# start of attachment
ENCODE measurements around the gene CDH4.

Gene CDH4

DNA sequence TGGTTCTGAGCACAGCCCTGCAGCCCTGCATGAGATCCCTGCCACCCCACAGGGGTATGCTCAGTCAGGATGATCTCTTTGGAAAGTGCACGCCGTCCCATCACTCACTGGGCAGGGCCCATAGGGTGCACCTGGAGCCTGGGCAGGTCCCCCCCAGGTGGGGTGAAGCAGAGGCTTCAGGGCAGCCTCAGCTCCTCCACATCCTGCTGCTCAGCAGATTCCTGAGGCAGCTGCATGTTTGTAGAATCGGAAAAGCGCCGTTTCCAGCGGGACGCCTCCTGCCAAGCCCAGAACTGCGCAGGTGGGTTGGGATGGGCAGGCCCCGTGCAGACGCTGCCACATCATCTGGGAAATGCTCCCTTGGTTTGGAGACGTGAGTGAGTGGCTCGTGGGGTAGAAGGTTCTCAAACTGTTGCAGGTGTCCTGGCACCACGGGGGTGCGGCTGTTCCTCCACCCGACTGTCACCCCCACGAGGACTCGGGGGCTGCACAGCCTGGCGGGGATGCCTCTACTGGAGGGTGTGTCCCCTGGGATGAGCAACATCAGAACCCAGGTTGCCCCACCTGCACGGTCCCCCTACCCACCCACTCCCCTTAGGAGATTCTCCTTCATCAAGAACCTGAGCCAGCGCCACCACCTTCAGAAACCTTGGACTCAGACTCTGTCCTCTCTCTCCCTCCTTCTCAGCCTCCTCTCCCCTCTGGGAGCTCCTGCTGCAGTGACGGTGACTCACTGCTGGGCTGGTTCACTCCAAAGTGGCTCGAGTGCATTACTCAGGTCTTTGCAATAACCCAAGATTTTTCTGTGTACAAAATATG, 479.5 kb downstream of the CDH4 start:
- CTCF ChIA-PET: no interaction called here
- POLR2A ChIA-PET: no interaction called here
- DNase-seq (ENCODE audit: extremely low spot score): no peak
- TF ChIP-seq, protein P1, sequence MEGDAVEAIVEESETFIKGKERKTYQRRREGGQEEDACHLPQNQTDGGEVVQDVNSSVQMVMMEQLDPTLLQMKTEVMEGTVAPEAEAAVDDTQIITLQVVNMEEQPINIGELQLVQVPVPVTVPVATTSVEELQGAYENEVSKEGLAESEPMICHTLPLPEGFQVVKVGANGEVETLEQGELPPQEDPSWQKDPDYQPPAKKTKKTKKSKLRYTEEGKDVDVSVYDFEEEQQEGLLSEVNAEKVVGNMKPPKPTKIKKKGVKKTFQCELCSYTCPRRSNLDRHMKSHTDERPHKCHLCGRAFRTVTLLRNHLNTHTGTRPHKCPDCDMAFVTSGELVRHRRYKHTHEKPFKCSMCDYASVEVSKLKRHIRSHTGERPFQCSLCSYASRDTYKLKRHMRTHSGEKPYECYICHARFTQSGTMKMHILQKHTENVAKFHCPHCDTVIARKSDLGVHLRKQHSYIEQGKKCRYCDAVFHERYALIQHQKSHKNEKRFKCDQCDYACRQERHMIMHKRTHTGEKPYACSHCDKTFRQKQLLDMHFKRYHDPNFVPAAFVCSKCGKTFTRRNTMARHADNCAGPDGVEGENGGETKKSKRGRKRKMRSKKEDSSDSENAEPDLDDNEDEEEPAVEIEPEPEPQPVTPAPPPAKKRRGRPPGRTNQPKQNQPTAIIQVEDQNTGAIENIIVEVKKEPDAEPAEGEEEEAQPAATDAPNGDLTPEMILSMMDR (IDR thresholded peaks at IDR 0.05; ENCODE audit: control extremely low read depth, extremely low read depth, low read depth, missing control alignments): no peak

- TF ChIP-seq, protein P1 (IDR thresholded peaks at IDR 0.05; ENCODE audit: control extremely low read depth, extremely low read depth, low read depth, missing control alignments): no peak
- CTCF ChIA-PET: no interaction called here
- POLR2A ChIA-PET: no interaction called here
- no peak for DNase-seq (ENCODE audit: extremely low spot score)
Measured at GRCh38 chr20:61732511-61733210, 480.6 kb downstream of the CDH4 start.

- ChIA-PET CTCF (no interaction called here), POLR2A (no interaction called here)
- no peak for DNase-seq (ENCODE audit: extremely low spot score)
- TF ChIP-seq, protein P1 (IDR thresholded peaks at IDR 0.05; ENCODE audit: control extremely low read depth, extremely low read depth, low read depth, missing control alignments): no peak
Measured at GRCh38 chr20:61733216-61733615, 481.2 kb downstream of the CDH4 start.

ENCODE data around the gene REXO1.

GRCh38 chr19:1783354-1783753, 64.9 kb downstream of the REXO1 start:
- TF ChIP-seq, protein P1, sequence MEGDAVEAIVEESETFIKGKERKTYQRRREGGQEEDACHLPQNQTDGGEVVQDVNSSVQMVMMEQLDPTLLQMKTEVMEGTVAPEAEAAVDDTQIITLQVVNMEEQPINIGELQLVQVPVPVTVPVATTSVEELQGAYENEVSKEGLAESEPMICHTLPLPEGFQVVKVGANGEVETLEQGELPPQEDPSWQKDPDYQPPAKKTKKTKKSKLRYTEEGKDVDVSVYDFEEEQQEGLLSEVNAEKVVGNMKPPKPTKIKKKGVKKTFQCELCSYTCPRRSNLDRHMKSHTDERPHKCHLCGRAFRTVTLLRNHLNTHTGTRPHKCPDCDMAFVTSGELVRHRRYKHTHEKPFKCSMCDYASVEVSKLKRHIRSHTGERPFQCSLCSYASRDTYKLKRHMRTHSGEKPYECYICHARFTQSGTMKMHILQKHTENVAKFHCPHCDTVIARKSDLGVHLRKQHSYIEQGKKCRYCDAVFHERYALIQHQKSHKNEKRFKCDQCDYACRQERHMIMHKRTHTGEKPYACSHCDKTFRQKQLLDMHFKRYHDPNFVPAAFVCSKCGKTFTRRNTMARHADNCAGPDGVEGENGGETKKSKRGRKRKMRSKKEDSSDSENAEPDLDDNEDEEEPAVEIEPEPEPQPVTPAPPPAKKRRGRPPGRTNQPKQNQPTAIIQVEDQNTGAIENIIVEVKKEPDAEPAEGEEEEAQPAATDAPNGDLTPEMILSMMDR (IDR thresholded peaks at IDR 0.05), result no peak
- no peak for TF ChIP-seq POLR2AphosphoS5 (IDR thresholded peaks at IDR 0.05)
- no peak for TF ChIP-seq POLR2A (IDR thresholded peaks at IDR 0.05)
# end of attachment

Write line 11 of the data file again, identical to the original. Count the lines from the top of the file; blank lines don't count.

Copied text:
- no peak for DNase-seq (ENCODE audit: extremely low spot score)